Amanda: Yeah. It's like, you know, we'd ask you to ask this question - is there someone at the Internal Revenue Service that your parents love so much that they would adopt him or her as their child and give them 25% of the family's inheritance. That's really what that's like.

Brandon: So what's the alternative? Sure, boomers have a choice when it comes to consumer goods and travel, and we want them to enjoy life. What choices do they have on the other items, though? Don’t they have to pay for healthcare and taxes? Most definitely, the stock market is outside their control. Shouldn’t we just accept it and solve our generation's problems without counting on any inheritance? [0:15:17.0]

Amanda: Maybe, but maybe not. What if there was a way to use pennies to buy dollars that could be used for healthcare costs if your parents get a chronic or terminal illness like dementia or Alzheimer or cancer or something else but the dollars wouldn’t be lost if your parents never needed to pay those really high healthcare costs. What if your parents used their current pennies to secure dollars to use in the future for whatever they need - healthcare, groceries or that trip to Italy..and what if you got every single dollar they spent as your inheritance? Wouldn’t you want your parents to explore that possibility? What if there was a way to be in control of paying nursing home costs? What if your parents could control how much goes to Uncle Sam? What if they could reduce the impact of volatility on their portfolio and still see their wealth grow? [0:16:12.8]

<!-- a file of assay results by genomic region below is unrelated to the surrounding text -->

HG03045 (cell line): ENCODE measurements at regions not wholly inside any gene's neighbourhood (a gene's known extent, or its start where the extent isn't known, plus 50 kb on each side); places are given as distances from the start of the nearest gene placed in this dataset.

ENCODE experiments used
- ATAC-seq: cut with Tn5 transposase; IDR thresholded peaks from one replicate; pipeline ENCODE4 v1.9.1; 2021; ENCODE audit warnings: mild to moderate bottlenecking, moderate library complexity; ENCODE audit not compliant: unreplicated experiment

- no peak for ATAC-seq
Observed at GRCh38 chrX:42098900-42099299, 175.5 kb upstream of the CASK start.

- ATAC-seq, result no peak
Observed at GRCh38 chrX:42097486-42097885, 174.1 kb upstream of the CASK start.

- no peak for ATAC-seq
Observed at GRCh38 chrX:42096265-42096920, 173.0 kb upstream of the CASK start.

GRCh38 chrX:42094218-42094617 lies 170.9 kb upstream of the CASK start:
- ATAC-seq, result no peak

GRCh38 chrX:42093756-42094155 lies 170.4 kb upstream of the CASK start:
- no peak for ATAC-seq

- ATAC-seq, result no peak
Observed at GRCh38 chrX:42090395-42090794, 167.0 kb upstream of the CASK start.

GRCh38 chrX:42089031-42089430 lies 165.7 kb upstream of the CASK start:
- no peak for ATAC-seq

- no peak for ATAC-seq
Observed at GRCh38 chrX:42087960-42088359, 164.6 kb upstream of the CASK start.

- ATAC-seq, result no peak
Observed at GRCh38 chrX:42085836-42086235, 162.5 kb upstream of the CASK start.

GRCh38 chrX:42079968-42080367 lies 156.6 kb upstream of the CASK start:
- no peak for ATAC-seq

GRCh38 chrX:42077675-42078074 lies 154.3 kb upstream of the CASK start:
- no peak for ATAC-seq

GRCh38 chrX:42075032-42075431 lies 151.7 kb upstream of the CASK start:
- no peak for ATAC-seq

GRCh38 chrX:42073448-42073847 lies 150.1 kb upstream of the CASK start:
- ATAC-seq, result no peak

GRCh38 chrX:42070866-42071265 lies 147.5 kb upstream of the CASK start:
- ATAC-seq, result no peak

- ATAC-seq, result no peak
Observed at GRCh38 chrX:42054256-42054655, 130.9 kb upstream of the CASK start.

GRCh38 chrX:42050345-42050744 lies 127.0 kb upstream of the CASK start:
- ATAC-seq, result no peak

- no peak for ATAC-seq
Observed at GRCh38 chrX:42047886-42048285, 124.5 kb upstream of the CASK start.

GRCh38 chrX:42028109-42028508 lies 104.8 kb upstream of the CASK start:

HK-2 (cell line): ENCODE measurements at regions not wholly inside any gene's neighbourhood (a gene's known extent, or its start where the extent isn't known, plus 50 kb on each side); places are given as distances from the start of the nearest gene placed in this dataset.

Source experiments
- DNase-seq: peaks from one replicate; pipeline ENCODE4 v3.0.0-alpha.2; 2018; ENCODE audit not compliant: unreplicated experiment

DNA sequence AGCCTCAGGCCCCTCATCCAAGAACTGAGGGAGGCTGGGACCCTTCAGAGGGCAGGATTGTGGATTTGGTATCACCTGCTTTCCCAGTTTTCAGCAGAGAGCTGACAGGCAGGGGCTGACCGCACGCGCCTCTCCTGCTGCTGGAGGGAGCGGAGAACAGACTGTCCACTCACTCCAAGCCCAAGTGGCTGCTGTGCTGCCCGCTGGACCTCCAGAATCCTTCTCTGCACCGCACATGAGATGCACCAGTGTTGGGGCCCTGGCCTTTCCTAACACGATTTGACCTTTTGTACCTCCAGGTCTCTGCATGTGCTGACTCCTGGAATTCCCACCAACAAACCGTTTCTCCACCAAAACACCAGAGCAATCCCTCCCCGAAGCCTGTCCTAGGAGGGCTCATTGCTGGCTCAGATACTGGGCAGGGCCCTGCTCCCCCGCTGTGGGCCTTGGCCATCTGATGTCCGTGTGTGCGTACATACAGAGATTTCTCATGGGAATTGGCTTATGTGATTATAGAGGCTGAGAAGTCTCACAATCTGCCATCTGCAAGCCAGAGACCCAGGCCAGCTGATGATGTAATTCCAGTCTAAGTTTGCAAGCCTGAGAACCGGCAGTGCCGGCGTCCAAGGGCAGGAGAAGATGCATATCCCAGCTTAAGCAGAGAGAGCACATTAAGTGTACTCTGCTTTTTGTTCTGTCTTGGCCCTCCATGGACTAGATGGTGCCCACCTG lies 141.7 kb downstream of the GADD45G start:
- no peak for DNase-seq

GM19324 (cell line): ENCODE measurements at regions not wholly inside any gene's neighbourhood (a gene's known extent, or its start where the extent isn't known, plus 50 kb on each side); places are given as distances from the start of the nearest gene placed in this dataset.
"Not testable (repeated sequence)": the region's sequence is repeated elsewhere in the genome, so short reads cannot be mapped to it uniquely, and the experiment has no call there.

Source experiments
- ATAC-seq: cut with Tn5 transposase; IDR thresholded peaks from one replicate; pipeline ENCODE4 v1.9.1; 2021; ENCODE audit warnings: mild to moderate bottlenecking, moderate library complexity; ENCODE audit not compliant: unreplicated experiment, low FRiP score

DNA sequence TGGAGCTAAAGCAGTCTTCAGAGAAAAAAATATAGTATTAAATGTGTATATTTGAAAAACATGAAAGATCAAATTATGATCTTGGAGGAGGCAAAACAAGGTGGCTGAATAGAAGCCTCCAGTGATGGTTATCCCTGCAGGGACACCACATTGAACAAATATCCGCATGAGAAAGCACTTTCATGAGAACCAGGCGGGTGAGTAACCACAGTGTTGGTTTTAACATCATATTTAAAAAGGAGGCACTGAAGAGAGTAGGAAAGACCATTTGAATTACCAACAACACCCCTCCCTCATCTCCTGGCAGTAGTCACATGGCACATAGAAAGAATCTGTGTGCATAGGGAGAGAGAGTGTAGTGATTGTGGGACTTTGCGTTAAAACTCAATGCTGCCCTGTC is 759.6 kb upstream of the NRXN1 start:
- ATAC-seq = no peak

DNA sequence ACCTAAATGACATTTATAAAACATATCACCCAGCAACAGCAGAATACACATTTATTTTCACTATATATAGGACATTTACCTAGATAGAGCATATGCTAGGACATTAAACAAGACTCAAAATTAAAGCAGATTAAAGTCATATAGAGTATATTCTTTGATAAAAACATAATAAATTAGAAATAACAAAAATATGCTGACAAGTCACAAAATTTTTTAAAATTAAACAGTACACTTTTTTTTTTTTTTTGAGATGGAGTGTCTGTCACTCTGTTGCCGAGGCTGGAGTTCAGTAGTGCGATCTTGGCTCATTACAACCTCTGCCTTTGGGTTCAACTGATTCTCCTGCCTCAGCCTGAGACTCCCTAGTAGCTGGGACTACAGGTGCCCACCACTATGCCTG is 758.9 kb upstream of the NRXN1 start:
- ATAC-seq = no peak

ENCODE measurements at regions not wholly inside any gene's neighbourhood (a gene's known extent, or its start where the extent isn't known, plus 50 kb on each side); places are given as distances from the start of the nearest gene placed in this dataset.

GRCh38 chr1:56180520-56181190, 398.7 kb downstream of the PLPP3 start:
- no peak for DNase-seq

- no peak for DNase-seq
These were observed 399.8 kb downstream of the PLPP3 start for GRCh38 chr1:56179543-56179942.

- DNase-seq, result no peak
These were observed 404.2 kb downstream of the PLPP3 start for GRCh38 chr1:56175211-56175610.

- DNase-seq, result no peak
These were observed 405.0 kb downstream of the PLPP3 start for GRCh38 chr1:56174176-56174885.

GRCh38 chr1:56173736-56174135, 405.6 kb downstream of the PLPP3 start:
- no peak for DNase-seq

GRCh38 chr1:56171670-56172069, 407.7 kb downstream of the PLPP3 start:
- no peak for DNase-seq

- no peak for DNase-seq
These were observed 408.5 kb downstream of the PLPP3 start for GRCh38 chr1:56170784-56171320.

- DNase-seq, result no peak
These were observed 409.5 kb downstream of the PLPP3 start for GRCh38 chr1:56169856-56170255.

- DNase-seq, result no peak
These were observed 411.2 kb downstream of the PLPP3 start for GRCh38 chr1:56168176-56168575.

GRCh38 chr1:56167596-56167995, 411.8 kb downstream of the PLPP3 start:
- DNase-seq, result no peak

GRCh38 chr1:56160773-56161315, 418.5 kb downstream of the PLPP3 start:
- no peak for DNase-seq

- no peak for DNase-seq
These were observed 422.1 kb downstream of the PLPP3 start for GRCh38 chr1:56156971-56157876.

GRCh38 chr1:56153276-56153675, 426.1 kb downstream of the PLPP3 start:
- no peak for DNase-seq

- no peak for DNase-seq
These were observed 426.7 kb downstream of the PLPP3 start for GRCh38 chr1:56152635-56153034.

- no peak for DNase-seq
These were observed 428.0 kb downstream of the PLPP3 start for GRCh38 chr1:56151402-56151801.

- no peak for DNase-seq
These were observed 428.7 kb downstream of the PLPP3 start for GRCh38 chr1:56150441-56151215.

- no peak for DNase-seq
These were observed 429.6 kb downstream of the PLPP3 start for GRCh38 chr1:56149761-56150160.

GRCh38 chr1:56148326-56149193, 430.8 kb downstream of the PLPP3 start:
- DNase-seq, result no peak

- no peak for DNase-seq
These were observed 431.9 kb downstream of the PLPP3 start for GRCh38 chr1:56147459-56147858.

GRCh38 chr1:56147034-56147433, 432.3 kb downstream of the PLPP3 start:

Grandma always said, “Eat your vegetables.” She loved making home-cooked meals with healthy food and from-scratch desserts. Would you create a diet of fast food or cookie cutter financial products that made you fat and bloated with fees or would you like wholesome time-honored wealth strategies served with balance and trust. Get started with your healthy money planning by downloading wholesome wealthy recipes; your moola cookbook is waiting for you at grandmaswealth.com.